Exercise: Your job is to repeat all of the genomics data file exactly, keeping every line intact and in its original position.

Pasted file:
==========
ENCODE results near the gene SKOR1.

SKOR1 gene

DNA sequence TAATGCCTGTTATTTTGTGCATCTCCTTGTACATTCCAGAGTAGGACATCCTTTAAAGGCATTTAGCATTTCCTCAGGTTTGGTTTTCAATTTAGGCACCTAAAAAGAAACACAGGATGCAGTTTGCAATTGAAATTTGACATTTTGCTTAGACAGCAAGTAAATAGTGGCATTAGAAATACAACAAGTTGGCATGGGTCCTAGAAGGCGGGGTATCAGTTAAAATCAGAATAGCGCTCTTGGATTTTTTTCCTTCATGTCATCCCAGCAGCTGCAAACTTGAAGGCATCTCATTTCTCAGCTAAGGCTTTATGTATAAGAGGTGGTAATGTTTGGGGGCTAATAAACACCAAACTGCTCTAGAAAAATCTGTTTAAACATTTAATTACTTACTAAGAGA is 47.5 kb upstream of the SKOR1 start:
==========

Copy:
ENCODE results near the gene SKOR1.

SKOR1 gene

DNA sequence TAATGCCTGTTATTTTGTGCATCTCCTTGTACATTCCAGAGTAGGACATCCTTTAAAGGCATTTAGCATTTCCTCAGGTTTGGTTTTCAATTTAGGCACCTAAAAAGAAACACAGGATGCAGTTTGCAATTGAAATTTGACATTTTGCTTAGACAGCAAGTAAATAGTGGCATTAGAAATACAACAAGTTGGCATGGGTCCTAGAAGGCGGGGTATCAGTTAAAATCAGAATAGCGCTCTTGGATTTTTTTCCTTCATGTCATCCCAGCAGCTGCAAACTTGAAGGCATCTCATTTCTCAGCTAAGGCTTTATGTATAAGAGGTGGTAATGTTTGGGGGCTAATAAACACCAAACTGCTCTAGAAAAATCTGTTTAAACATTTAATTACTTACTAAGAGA is 47.5 kb upstream of the SKOR1 start: